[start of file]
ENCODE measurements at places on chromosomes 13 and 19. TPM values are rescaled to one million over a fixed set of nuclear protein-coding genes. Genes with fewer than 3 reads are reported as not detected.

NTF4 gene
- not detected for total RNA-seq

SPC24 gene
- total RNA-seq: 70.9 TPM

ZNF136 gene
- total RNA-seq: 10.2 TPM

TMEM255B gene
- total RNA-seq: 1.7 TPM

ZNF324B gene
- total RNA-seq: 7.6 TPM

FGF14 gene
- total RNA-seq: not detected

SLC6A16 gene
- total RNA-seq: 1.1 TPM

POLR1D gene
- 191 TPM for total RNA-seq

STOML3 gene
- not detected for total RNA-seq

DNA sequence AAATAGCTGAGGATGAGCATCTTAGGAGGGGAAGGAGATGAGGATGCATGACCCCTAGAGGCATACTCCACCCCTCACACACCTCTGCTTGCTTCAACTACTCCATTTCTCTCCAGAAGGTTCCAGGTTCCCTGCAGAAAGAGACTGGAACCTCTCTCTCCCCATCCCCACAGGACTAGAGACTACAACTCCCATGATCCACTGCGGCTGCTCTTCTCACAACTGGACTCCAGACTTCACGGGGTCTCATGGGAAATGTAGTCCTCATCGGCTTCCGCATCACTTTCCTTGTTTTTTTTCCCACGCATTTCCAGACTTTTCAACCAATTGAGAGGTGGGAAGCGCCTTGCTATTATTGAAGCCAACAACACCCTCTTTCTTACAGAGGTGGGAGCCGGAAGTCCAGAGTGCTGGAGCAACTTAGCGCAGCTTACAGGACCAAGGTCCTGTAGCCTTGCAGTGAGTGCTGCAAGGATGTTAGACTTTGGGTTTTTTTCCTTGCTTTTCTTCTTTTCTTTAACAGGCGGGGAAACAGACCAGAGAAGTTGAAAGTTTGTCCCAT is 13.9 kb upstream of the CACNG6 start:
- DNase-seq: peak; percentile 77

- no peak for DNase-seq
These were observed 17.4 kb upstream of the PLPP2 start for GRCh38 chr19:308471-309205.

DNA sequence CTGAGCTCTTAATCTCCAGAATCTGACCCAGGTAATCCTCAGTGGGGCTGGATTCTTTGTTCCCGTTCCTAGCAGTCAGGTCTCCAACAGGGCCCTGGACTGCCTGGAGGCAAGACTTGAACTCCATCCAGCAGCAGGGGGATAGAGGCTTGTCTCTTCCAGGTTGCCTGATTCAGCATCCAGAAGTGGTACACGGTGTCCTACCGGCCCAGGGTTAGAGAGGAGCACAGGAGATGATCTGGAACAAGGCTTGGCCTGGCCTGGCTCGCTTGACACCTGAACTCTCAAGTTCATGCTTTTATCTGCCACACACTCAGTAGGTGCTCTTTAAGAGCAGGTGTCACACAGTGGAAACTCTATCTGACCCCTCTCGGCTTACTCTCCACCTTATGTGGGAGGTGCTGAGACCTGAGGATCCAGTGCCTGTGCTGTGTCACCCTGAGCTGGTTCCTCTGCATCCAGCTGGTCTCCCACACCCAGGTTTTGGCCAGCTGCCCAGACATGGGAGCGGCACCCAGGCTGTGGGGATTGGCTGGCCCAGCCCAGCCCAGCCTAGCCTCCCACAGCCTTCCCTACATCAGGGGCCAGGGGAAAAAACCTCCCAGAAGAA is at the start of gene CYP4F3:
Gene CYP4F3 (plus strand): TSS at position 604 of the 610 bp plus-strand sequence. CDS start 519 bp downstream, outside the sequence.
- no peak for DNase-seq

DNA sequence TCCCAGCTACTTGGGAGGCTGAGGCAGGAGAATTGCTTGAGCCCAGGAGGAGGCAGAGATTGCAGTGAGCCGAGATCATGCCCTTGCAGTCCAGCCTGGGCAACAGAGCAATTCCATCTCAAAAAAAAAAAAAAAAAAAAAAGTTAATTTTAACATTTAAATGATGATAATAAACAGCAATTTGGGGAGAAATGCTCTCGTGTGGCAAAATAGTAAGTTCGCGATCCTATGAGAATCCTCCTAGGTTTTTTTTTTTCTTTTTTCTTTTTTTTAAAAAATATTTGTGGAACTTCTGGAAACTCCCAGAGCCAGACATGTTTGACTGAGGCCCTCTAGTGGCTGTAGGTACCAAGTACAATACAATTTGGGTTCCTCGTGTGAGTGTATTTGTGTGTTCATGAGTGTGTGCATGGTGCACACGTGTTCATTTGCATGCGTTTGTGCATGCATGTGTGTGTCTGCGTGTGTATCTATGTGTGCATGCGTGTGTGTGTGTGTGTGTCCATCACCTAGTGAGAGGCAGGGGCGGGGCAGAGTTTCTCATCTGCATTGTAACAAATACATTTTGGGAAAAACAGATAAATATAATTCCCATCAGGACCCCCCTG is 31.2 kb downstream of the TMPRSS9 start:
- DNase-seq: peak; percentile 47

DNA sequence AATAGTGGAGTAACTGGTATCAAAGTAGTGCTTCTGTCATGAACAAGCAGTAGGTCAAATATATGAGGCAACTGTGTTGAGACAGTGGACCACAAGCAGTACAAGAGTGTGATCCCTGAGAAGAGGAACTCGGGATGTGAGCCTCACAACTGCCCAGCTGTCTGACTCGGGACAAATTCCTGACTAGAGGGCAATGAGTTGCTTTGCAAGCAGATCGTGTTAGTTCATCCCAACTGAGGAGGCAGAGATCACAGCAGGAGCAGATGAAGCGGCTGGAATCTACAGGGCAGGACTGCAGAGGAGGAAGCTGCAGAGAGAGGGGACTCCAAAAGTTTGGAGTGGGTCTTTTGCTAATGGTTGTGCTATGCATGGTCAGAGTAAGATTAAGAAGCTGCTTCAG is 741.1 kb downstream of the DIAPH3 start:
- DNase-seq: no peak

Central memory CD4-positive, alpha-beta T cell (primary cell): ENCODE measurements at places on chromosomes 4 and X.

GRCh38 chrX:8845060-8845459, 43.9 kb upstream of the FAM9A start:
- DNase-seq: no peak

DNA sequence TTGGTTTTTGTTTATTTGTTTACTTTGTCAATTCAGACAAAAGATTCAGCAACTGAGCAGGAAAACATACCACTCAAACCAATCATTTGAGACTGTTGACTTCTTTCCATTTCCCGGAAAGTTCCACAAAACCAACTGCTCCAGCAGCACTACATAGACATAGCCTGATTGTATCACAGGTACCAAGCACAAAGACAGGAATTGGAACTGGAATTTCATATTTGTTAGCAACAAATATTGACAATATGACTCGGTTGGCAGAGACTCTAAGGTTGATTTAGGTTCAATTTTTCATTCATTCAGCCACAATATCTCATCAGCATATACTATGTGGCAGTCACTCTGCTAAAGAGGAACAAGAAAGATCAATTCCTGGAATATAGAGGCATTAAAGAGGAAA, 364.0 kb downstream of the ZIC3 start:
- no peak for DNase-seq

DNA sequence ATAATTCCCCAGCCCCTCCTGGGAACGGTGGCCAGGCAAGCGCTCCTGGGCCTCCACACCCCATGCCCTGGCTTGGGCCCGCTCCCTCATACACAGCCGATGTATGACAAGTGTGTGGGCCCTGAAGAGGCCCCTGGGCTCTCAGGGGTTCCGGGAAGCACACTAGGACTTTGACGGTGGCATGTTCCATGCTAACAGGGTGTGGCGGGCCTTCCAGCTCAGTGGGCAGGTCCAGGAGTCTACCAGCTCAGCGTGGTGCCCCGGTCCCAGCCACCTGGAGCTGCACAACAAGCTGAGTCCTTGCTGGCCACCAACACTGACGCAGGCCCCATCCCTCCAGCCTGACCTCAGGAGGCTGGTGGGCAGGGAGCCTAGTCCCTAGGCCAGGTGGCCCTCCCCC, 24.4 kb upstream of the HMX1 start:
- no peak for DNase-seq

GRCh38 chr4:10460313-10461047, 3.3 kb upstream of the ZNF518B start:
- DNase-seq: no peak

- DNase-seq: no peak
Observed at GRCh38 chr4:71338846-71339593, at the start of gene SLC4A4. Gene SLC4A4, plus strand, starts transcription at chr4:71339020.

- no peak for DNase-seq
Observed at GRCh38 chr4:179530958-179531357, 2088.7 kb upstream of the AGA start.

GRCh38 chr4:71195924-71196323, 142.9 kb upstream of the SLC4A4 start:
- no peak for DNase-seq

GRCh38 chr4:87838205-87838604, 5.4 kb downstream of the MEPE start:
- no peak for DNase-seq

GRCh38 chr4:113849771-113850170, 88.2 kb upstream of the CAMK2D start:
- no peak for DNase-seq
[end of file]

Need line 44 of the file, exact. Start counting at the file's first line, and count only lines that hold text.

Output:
GRCh38 chr4:71195924-71196323, 142.9 kb upstream of the SLC4A4 start: